Since the [weak] field must have spin 1, you will not be surprised to learn that it wound up in the same family as the EM field, the only other field with spin 1. But once again, working out the details wasn’t easy, and once again it was Schwinger who made the first step, in the same paper where he introduced the V and A equation. Using the lepton family (electron, muon and neutrino) as a model, Schwinger suggested that the two charged weak fields (which he named Z+ and Z-) be joined with the neutral EM field (which he renamed ZO) to make a family of three fields with spin 1. Schwinger thus was the first person to suggest what is now called electroweak unification.
From the general suggestions of a family of bosons that is the analog of the leptons, and the identification of its neutral member as the photon, we have been led to a dynamics of a charged, unit-spin Z-particle field that is interpreted as the invisible instrument of the whole class of weak interactions. – J. Schwinger
In postulating only two charged weak fields, Schwinger made the same mistake that Yukawa had made about the strong field. It was Schwinger’s student, Sheldon Glashow, who added a neutral weak field. Ironically, Schwinger’s Z notation survived for the neutral field that he did not introduce, while the ones he did introduce were later renamed W.
As Schwinger’s doctoral student, Sheldon Glashow was given the task of developing Schwinger’s idea that the weak field was part of a family of three fields with spin 1 (known as vector bosons).
Julian was convinced of the existence of an ‘intermediate vector boson’ and of a fundamental connection between weak interactions and electromagnetism… My task was not precisely delineated. It was to seek and perhaps find such a relation, and to explore its observable consequences… In those days of yore, our understanding of the microworld was expanding at breakneck speed. A once theoretically ‘dictated’ and experimentally ‘established’ parity-conserving model of the weak force was bit by bit giving way to the correct parity-violating V-A picture… He convinced himself (and me!) that a triplet of vector bosons … could possibly offer a plausible, elegant, and unified explanation of all EM and weak phenomena. – S. Glashow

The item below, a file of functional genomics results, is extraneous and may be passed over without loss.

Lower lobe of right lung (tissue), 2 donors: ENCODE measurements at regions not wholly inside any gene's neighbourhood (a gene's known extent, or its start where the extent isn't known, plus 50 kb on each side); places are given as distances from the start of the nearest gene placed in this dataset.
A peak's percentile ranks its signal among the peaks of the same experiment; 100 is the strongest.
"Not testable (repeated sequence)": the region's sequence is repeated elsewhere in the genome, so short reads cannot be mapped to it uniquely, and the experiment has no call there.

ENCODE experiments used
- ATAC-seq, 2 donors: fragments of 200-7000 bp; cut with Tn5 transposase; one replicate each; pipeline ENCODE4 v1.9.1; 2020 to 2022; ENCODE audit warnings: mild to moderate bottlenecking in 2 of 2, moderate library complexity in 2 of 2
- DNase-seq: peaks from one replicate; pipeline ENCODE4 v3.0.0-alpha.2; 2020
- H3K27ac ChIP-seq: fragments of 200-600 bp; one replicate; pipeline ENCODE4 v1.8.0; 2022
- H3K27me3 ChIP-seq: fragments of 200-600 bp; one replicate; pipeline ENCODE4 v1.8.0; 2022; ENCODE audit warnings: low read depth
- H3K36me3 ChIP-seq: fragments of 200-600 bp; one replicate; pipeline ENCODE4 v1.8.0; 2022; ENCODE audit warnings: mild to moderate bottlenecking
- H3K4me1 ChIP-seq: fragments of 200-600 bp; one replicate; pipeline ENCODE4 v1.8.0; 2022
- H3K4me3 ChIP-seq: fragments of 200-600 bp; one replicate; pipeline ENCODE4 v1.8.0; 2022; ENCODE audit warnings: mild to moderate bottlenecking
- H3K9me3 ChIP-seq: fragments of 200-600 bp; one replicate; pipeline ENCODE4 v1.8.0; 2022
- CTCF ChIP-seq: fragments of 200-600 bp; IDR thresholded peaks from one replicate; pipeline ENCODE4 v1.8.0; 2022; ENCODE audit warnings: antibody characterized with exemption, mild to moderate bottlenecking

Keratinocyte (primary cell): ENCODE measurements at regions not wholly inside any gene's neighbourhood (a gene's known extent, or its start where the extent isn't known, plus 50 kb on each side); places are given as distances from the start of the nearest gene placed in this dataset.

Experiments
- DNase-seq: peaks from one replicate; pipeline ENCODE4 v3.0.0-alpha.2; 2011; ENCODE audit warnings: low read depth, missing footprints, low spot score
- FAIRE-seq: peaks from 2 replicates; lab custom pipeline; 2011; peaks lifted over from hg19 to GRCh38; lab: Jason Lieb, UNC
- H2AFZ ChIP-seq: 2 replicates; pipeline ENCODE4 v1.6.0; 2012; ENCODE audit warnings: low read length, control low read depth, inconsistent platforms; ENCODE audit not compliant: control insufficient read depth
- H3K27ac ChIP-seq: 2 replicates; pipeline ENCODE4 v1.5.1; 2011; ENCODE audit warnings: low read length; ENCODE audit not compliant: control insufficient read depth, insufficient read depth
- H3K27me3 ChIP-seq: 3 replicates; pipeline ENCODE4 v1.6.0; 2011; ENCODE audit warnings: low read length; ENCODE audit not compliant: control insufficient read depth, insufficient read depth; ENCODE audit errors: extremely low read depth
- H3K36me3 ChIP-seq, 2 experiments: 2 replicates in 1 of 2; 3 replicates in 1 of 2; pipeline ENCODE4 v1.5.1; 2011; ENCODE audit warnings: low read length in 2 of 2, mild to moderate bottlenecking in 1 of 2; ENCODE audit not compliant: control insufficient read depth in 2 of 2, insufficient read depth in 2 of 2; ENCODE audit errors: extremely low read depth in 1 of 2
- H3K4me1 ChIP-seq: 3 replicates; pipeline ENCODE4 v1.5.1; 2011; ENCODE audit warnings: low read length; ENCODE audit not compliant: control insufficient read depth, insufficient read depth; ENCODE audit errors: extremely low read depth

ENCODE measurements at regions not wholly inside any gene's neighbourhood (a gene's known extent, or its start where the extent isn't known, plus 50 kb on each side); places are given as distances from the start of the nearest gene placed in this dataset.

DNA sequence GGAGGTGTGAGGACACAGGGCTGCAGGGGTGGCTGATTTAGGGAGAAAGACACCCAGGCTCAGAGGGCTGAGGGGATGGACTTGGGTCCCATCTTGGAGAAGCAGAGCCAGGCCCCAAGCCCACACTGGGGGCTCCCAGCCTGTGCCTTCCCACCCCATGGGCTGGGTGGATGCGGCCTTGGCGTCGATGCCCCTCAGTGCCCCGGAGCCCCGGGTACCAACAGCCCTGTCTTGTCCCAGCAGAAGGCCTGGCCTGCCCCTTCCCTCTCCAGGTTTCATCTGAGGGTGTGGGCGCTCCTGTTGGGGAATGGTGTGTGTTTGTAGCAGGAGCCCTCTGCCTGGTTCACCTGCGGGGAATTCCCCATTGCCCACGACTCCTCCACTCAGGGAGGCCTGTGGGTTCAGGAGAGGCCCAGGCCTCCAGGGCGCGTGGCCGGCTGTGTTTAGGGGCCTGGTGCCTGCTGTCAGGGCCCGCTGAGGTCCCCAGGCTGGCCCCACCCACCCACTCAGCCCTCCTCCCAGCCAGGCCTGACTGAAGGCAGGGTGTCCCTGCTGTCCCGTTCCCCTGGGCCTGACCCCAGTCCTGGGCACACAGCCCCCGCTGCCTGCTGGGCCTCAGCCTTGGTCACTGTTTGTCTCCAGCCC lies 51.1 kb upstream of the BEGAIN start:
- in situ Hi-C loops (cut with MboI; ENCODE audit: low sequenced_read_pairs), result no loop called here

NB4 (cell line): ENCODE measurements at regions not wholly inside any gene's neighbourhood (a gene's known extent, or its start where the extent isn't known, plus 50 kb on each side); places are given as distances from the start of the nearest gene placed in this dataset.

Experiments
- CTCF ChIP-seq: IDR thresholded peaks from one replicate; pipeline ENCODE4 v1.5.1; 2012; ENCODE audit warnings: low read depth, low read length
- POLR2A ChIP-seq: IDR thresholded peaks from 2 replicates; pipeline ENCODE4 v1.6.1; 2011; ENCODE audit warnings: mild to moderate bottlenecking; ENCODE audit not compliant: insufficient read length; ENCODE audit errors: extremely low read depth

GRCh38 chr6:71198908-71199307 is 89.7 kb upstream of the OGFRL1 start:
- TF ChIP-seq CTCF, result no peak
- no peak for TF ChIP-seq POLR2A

After finishing his thesis, Glashow continued his “assignment” at the Bohr Institute in Copenhagen. It was there that he finally realized that if weak interactions violate parity conservation while EM interactions do not, they cannot be as closely related as Schwinger thought. This led him to add a neutral weak field that he called Zo, following Schwinger’s Z-notation, while moving the photon to a more “cousinly” relationship. “It took me over a year to see this, since I no longer had direct access to Julian,” he said later. His article was published in 1961.
You might think that this would have ended the matter, but there still remained a problem. The mass of these fields had to be very large to explain the feebleness of the weak interactions (as indicated by the long half-lives for beta decay), and there was no explanation for such a large mass.
It was Steven Weinberg and Abdus Salam (1926-1996) who independently came up with a way to explain the large mass in 1967 and 1968. They did this by invoking what is known as the Higgs mechanism (first suggested by Schwinger in the same paper where he introduced the V and A equation). In the process Weinberg changed Schwinger’s Z notation for the charged weak fields to W (for weak – or possibly Weinberg?), but retained Z for the neutral field, resulting in the present hybrid notation. For their achievements, Glashow, Weinberg and Salam shared the 1979 Nobel Prize, while Schwinger’s contribution was, as usual, largely forgotten.
Just as with Pauli’s neutrino (“I have postulated a particle that cannot be detected”), it was clear that detecting the weak field quantum would pose a serious challenge.
The direct identification of this hypothetical particle will not be easy. Its linear couplings are neither so strong that it would be produced copiously, nor are they so weak that an appreciable lifetime would be anticipated – J. Schwinger
It wasn’t until 1983 that evidence for the weak field quantum was obtained at the giant CERN accelerator in Geneva, Switzerland. In fact, all three quanta were detected: Schwinger’s charged fields and the neutral particle that Glashow introduced. The masses of the new field turned out to be over 500 times greater than that of the strong field, making it the heaviest known quantum field – and its range therefore the shortest. For this achievement, Carlos Rubbia and Simon van der Meer were awarded the 1984 Nobel Prize in physics.
Posted By: Rodney Brooks